Flying anywhere right now is difficult, but for those of us who are jabbed, it is at least possible. So just after Christmas I set off for America to see my family in Connecticut, armed with the NHS app technology which we were once assured would never be used as a vaccine passport. It’s now precisely that.
I tapped my phone to summon my travel credentials en route to Heathrow, but to my astonishment my vaccination status wasn’t there: ‘No Covid-19 records found.’ My ‘passport’ had been suspended.
My crime, it turned out, was to have caught Omicron in mid-December. I’d had a positive result on a lateral flow test and, following the guidance at the time, several days later had taken a PCR test to confirm it. By the time I was travelling, I had recovered and was comfortably out of isolation. But the app disagreed.
‘You have had a positive PCR test result,’ it said. ‘You must wait ten days after a positive PCR test before you can either get an NHS Covid pass or start using an existing one again.’ This did not line up with the official rules. Anyone infected with Covid can now stop isolating after seven days, as long as they test negative twice. I was on day 12.
As an American citizen, I was lucky. I didn’t need the UK’s vaccine passport to leave. But if I’d been travelling almost anywhere else I would have been grounded. Why? Because the NHS Covid pass has been programmed to calculate self-isolation from the date of a PCR test, not the date of symptom onset. It won’t just be me caught by this glitch. We’ll never know how many people had their Christmas plans ruined due to questionable software.
Sajid Javid, the Health Secretary, has repeatedly said that the Covid pass is not a ‘passport’ — and he’s certainly right, insofar as the state cannot (yet) revoke actual passports at the click of a button. This new technology is far more powerful than politicians want to admit and, as we are seeing, it is hard to control.
Nowhere in the legislation voted on by parliament is there mention of powers to suspend anyone’s vaccine passport. But dig deep, and you will find on a government guidance web page that a Covid patient who gets a PCR test risks having their vaccine passport temporarily taken away.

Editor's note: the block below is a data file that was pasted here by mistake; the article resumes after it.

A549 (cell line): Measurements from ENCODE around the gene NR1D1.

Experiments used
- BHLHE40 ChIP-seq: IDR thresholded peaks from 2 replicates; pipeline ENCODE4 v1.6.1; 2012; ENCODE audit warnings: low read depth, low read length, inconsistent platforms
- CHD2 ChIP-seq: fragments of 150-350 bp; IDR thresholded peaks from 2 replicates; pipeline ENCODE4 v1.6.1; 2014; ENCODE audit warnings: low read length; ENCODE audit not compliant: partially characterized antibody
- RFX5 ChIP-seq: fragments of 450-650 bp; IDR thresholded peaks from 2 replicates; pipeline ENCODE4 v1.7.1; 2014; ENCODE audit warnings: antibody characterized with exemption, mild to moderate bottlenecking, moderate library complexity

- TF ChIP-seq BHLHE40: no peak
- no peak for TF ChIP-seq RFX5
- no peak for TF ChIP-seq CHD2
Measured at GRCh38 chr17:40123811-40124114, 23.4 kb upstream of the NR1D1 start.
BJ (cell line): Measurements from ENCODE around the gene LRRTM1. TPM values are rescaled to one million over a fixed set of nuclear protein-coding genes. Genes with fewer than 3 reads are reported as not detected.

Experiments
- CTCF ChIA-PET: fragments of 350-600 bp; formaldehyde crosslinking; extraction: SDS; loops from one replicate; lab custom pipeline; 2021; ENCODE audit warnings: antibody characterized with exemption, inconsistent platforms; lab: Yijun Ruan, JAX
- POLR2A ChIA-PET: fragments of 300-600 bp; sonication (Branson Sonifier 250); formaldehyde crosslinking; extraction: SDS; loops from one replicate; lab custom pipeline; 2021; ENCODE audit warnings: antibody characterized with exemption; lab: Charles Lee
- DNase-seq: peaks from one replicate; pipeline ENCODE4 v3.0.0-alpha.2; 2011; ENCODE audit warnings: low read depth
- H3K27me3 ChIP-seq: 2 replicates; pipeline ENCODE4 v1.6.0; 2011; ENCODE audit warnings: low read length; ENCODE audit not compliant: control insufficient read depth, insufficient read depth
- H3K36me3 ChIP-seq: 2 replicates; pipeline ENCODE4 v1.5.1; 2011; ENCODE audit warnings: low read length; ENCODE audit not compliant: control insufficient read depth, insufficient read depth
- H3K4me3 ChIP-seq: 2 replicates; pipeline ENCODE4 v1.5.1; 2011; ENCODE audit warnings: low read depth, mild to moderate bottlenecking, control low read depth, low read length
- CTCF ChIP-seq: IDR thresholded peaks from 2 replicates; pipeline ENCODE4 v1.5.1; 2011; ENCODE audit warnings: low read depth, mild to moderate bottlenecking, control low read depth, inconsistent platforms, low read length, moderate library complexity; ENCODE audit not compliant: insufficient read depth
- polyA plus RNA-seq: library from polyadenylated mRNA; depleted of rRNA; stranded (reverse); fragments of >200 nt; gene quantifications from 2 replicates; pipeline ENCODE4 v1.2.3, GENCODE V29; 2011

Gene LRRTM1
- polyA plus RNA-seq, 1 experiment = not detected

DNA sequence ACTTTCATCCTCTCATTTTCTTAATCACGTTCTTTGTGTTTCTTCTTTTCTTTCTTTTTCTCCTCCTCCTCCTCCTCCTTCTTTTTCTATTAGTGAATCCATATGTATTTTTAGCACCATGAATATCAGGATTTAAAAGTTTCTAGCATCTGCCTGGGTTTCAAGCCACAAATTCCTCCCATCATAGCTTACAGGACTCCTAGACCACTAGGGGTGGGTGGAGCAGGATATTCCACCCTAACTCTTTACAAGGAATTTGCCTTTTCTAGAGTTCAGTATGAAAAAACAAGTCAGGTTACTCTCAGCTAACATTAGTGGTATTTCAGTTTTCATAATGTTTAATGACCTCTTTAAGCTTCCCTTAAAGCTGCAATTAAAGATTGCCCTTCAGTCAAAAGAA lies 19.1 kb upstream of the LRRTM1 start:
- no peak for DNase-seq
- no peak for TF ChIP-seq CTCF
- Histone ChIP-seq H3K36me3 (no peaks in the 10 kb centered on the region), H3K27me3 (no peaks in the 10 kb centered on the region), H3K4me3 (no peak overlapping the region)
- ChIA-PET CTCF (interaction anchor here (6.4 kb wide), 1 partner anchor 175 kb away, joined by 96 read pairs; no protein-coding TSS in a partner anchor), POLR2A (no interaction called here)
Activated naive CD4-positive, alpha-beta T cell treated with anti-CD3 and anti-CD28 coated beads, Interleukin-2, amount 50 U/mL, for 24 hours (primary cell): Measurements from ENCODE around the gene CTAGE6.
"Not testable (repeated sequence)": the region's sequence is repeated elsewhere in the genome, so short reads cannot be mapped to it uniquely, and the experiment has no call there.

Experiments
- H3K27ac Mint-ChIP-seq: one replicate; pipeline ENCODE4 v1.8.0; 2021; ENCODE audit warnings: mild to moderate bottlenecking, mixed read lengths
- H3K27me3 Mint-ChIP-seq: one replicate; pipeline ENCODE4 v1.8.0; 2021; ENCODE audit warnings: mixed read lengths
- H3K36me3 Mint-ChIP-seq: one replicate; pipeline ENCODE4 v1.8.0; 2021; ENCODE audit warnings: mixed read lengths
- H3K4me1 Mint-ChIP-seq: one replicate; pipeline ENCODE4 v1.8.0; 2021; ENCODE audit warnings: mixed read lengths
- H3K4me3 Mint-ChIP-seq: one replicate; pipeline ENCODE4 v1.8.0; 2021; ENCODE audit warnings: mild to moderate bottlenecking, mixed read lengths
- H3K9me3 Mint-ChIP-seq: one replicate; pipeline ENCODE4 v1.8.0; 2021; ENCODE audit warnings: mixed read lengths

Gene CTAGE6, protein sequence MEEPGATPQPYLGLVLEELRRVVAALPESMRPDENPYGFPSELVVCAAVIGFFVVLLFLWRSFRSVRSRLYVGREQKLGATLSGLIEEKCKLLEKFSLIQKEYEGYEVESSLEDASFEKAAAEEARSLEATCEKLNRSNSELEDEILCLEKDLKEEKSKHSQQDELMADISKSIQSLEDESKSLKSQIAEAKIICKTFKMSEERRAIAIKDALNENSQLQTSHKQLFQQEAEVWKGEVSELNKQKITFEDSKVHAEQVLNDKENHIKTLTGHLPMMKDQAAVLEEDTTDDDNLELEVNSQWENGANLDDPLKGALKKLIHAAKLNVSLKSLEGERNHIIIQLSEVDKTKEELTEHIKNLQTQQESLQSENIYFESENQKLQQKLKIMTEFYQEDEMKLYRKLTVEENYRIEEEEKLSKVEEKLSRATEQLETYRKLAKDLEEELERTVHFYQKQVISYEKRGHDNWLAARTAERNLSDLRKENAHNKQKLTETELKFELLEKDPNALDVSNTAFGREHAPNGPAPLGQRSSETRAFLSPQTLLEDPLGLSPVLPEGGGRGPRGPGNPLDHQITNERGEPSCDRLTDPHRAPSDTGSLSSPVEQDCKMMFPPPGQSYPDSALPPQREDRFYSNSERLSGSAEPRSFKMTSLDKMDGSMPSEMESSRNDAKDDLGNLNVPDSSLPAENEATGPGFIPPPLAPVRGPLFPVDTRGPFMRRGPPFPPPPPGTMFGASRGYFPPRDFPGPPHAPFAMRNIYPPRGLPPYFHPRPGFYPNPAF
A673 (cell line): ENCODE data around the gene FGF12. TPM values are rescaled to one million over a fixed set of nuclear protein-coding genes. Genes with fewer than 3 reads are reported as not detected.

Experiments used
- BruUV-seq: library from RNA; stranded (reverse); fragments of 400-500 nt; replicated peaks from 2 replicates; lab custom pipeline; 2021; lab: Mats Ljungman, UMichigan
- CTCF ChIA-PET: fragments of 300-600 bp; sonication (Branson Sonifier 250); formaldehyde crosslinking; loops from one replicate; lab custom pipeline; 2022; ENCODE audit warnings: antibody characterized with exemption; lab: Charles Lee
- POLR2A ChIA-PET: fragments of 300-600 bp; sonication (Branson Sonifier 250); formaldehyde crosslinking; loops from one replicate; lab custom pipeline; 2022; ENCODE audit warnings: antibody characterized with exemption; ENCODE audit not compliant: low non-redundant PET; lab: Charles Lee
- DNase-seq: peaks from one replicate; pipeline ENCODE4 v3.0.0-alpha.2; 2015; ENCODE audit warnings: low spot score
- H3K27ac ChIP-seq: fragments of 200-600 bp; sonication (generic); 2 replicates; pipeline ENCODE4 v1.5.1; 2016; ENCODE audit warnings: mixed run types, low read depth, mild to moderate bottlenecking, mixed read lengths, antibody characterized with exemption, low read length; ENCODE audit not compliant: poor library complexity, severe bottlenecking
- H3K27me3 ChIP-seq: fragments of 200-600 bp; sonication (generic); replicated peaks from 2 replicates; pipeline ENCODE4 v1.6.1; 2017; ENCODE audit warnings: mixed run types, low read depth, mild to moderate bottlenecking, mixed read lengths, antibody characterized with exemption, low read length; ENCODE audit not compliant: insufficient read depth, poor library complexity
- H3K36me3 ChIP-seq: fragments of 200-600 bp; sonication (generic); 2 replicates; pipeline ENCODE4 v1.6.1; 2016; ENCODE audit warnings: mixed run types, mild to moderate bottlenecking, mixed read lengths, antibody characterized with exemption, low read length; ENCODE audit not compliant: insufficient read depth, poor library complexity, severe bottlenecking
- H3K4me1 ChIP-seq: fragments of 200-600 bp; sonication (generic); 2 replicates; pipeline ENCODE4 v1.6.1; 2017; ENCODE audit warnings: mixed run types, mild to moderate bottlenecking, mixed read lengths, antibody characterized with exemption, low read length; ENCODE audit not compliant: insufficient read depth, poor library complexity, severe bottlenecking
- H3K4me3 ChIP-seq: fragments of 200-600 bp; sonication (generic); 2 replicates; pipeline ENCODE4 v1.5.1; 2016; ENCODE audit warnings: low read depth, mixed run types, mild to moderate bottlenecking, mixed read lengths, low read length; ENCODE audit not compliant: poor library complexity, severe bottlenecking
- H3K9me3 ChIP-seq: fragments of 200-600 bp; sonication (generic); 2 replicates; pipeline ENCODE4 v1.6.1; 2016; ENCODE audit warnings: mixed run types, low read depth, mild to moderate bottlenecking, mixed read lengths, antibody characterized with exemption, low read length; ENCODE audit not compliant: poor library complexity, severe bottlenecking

If the first question is whether it’s right for the government to have such sweeping powers, the second is whether it’s actually capable of devising and running a scheme that works. There is no obvious appeal process for when things go wrong. ‘Computer says no’ — and just like that, a citizen has lost the ability to leave the country or access parts of public life. And it’s not just a problem for jetsetters. A friend’s 90-year-old neighbour could not go to the local pantomime over Christmas because she has no smartphone and, ergo, no vaccine passport. In theory she could download a PDF and print it out, but how many over-nineties will be put off by any tech request?
This scheme is increasingly out of control. Last month the Department of Health announced the arrival of domestic vaccine passports on Twitter — days before parliament voted on the legislation. Javid ordered the post to be deleted. It’s amazing how quickly Whitehall can move when it wants to, and how ministers lose their grip.
It’s edging towards dystopian — a glimpse into what our future could be — if we continue this experiment with vaccine passports, with virtually no discussion of what’s going wrong. The idea that anyone should be free to move within a country, and free to leave it, is hardly extreme. It’s something protected in Article 13 of the UN Declaration of Human Rights. But liberty, once ceded only in an emergency, is hard to win back.